Whether we think about it or not, we all leave a legacy behind us as a result of our life and experience. Sometimes that legacy can be rich with wisdom, accomplishment and example, and other times our legacy can be a sad tale of unfulfilled potential, broken dreams and a trail of “if only” and “why didn’t I?” The thing is, we choose much of what our legacy will look like! What if you thought about your legacy in the context of leaving something behind of great value to your grandkids? Aside from material things to give them physical comfort in life, what would you want them to learn? What would you want them to know so that their lives could blossom with fulfilled potential and with true contentment? Even if you don’t have grandchildren, let’s suppose that you do and are writing them a letter with words of wisdom…what will you say?
It is the Christmas season. It is a time for happiness, giving, receiving and appreciating. There was a time not so very long ago when the main focus of the Christmas season was the birth of Jesus as the world’s Savior. We are past that now, thanks to our political correctness, and Jesus is very much an afterthought of the holidays. Well, here today Jesus is NOT an afterthought. He is NOT a divisive figure who offends people by his mere existence. No, here today Jesus is recognized as the Savior of humanity, the centerpiece of God’s plan and the King of Kings. As we honor the birth and life of Jesus today, we will do so by highlighting some personal conversations he had with various people he encountered throughout his three-and-a-half year ministry. In so doing, we will tell a story that is rarely told. Merry Christmas!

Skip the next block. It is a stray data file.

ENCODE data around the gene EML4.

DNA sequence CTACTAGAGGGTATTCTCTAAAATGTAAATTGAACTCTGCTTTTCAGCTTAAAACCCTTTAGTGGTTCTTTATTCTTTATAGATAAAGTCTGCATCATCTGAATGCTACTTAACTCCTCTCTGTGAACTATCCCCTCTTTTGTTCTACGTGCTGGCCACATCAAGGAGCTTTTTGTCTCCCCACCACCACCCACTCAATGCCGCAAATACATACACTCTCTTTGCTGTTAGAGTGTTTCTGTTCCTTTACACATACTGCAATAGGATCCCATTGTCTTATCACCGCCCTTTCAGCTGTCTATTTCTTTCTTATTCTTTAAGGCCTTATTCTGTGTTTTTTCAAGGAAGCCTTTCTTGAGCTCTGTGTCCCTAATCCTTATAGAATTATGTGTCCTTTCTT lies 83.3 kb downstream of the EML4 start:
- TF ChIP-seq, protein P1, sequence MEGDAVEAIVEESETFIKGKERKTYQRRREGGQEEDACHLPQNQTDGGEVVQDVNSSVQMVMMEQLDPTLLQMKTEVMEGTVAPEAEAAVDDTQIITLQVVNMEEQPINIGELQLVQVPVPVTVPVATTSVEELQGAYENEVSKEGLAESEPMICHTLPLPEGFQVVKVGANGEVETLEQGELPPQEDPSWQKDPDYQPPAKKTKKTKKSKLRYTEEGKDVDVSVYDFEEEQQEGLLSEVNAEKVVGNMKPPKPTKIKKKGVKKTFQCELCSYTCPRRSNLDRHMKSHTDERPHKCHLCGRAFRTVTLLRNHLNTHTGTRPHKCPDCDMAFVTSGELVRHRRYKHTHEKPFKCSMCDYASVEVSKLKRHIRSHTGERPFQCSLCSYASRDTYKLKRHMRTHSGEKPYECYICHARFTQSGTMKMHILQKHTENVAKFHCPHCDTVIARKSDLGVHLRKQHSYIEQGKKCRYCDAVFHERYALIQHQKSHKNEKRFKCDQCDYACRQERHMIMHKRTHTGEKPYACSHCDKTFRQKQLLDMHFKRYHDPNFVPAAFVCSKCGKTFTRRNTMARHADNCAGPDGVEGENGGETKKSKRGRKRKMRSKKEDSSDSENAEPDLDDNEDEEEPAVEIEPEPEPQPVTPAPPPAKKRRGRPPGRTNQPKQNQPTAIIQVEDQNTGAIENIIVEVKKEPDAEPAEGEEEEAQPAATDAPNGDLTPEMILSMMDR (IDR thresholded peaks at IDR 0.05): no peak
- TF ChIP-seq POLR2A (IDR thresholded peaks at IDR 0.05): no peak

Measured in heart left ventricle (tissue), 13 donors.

Human nature is a funny thing. We live in an age of instant gratification, an age of virtually no waiting for anything. We send a text, a tweet, a message or we post, and our expectation is for an almost instant answer or follow or response or reaction. What we want we not only assume we can get, we assume we can get it immediately in just the right color, brand and style. Getting and having have become so easy and expected that we have begun to overlook the value of patience, waiting and doing without. Human nature IS a funny thing. In this age of abundance, we are experiencing a very high rate of dissatisfaction and unhappiness. Why? One reason is that we have all but forgotten the preserving and healing power of gratitude. It’s really simple - for happiness and contentment to flourish, they require gratitude to be their constant companion. Let’s take a look and see how it all works…